Defining the aggregation scope
There are usually two factors that together determine which records are used to define the value of aggregation in an expression. When working in visualizations, these factors are:
 Dimensional value (of the aggregation in a chart expression)
 Selections
Together, these factors define the scope of the aggregation. You may come across situations where you want your calculation to disregard the selection, the dimension or both. In chart functions, you can achieve this by using the
Method  Description 


Using the total qualifier inside your aggregation function disregards the dimensional value. The aggregation will be performed on all possible field values. The TOTAL qualifier may be followed by a list of one or more field names within angle brackets. These field names should be a subset of the chart dimension variables. In this case, the calculation is made disregarding all chart dimension variables except those listed, that is, one value is returned for each combination of field values in the listed dimension fields. Also, fields that are not currently a dimension in a chart may be included in the list. This may be useful in the case of group dimensions, where the dimension fields are not fixed. Listing all of the variables in the group causes the function to work when the drilldown level changes.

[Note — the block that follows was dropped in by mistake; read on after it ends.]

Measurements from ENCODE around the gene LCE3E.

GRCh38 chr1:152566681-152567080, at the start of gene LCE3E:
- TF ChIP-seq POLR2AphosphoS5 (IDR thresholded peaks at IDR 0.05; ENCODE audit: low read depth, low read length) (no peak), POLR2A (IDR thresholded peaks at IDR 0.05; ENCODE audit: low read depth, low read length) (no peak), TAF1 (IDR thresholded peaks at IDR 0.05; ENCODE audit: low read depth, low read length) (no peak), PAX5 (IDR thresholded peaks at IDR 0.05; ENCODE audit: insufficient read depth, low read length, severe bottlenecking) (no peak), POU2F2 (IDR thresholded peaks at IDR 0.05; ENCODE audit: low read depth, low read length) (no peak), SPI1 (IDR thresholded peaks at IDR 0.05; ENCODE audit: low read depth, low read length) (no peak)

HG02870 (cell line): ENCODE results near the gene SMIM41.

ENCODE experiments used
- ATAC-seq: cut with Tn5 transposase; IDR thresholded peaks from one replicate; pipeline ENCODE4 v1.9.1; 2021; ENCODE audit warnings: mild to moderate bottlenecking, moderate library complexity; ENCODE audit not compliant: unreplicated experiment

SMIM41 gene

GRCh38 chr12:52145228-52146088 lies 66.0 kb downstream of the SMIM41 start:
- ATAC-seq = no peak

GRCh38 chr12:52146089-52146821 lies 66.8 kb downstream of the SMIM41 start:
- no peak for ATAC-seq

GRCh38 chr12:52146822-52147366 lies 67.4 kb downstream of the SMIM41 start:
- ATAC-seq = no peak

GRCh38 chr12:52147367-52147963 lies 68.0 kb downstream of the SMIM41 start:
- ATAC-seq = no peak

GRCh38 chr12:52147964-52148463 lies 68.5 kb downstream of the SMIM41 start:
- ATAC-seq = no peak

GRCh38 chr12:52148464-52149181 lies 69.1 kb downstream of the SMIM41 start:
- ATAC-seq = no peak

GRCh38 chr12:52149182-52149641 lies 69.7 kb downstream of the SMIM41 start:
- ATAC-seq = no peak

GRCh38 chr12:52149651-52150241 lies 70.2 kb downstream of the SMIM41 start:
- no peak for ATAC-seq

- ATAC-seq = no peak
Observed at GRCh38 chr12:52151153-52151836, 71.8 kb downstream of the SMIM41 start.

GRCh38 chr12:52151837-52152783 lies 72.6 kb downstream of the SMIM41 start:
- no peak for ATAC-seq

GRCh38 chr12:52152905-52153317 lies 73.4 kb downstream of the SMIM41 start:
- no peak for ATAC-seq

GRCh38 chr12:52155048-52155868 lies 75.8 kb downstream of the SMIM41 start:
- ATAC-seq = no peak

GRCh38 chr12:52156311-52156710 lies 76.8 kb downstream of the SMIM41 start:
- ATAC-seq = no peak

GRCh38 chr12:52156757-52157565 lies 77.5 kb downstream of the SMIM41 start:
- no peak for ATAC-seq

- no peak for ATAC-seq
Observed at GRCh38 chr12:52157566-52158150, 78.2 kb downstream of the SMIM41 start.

Set analysis  Using set analysis inside your aggregation overrides the selection. The aggregation will be performed on all values split across the dimensions. 

Using the TOTAL qualifier and set analysis inside your aggregation overrides the selection and disregards the dimensions. 

Using the ALL qualifier inside your aggregation disregards the selection and the dimensions. The equivalent can be achieved with the =sum(All Sales) =sum({1} Total Sales) 
Example: TOTAL qualifier
The following example shows how
Year  Quarter  Sum(Amount)  Sum(TOTAL Amount)  Sum(Amount)/Sum(TOTAL Amount) 

3000  3000  100%  
2012  Q2  1700  3000  56,7% 
2013  Q2  1300  3000  43,3% 
Example: Set analysis
The following example shows how set analysis can be used to make a comparison between data sets before any selection was made. Assuming that
Year  Quarter  Sum(Amount)  Sum({1} Amount)  Sum(Amount)/Sum({1} Amount) 

3000  10800  27,8%  
2012  Q1  0  1100  0% 
2012  Q3  0  1400  0% 
2012  Q4  0  1800  0% 
2012  Q2  1700  1700  100% 
2013  Q1  0  1000  0% 
2013  Q3  0  1100  0% 
2013  Q4  0  1400  0% 
2013  Q2  1300  1300  100% 
Example: TOTAL qualifier and set analysis
The following example shows how set analysis and the
Year  Quarter  Sum(Amount)  Sum({1} TOTAL Amount)  Sum(Amount)/Sum({1} TOTAL Amount) 

3000  10800  27,8%  
2012  Q2  1700  10800  15,7% 
2013  Q2  1300  10800  12% 
Data used in examples: